For the most part, the rise of all of this house sharing has been positive. Sophisticated channels like Airbnb and HomeAway AWAY -3.06% try especially hard to protect renters by providing secure payment, user comments and star ratings. But even they are not immune from deceit.

Vacation rental scams come in many different forms. Some Web portals are run by technologists with no connection to the actual real estate. Through smart search engine optimization, these sites attract users, and then sell the lead to the true agent, who offsets the cost with higher rent.

The worst rip-offs seduce would-be vacationers with fabulous pictures of fictitious properties. Once the renter is hooked, the phony landlord collects an up-front “security deposit” and runs for the hills. Victims are left unaware they’ve been cheated until weeks later, when they show up at the address with their luggage in hand.

Other variations on the scam are only slightly less fraudulent. Some fakes use the bait-and-switch method by showing unavailable properties, only to divert the renter to another, less desirable spot. Other tricksters may double-book a property, then send whichever vacationer arrives last to a second-rate backup, along with sincere apologies.

You’re too sharp to be ensnared in any of these scams, right? Real estate is my business, so I used to believe the same thing. Then I tried renting a vacation home in Aspen, Colorado, for a summer holiday.

I found many remarkable online listings — only to discover after contacting their presumed representatives that the properties were always booked. After many failed tries and long phone calls I realized I was being conned. I stopped browsing and hired a high-quality local real estate broker to show me real listings.

My experience could have been worse — some friends from Germany were recently snared here in Miami. Fortunately, they insisted on withholding their security deposit from their seemingly delightful contact until after completing a property inspection. Still, she pressured these visitors to wire funds — right up to the time they were driving to the property after their long flight. Having stood their ground, they arrived at the home, which appeared exactly as it did online. Unfortunately, it was occupied by its unsuspecting owner — who had no intention to rent. Of course, my friends never again succeeded in connecting with their agent and had to scramble to locate a hotel room.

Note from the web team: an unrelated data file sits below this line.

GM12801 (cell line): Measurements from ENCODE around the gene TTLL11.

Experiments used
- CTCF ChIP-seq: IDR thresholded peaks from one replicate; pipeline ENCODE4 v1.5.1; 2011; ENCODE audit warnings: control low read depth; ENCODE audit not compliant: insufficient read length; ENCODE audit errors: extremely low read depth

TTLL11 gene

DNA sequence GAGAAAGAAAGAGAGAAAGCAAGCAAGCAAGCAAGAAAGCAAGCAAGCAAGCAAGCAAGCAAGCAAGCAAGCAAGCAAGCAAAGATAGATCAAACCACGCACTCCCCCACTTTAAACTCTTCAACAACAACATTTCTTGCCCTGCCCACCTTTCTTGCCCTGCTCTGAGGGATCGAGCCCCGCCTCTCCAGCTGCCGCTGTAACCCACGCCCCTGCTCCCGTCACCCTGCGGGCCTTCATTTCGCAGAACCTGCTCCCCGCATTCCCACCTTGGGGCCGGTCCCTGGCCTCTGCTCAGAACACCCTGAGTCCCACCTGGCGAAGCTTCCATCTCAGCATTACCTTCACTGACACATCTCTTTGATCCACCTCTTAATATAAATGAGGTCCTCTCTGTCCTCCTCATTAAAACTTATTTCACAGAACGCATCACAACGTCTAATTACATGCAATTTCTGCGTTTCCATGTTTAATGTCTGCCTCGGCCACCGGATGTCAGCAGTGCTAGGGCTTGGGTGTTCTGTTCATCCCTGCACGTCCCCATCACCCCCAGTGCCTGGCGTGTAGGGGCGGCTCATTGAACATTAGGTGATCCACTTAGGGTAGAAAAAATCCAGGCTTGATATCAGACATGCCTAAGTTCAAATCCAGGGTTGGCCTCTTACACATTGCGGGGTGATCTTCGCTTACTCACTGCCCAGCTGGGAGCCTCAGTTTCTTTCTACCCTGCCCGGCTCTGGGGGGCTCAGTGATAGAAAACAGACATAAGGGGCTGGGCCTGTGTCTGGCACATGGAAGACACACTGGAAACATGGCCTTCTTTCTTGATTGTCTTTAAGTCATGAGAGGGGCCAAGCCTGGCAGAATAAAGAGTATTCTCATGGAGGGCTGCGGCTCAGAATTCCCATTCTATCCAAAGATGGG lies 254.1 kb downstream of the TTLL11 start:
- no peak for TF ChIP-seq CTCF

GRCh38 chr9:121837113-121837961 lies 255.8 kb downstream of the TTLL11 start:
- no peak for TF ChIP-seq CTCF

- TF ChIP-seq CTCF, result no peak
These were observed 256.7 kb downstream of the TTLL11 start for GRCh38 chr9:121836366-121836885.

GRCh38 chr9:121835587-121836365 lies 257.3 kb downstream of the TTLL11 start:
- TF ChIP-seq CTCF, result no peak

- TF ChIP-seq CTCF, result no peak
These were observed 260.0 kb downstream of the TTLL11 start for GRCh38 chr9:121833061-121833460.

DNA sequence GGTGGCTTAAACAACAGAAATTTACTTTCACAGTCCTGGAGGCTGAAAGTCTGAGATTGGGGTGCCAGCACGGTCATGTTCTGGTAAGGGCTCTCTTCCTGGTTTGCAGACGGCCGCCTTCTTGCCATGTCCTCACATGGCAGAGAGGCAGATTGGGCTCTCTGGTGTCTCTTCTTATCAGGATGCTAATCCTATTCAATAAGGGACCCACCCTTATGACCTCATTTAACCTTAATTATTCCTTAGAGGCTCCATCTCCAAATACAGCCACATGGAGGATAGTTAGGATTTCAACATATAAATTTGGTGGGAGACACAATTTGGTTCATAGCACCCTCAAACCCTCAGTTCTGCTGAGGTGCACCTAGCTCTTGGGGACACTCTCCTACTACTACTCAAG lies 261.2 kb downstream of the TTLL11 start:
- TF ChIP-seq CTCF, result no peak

Why aren’t authorities cracking down? Perhaps because the dollar figures involved in each case simply aren’t enough to justify an intercontinental examination. The victims, by definition, don’t live anywhere near the jurisdiction of the reported crime. Most often, the crooks don’t either.

So how do you protect yourself? Here’s a list of 10 ways to combat this scam:

  1. Don’t be fooled by photography. In particular, be wary of the nicest-looking, most Photoshopped property photos. Ask the owner for additional photos — an honest lessor will always have them. Or ask your agent to use technology like FaceTime or Skype to show you the property live. At the very least, use Google GOOG -2.22% Earth and Google’s Street View feature to confirm that the property you’re renting actually exists at the address advertised. You can also use those Google tools to get an unvarnished look at the property’s exterior.
  2. Be careful of the cheapest properties. If prices seem too good to be true, they probably are. If you don’t have a feel for what a reasonable price is in an area, get one. Scammers often go after people who aren’t that savvy. And drive a hard bargain — not just to get a better deal, but also to detect odd behavior from the other party.
  3. Never pay with cash. The preferred methods of payment among criminals are cash and cash-transfer services like MoneyGram and Western Union WU -1.77%. Use a credit card instead — Visa, MasterCard and American Express will all allow you to recover money you lose to fraud. Reputable sites like Airbnb will hold your security funds in escrow. They play middleman, making sure you’ve put the funds in place before you get keys. (Some portals offer insurance against fraud — but it’s expensive and may not cover much; read the policy closely.)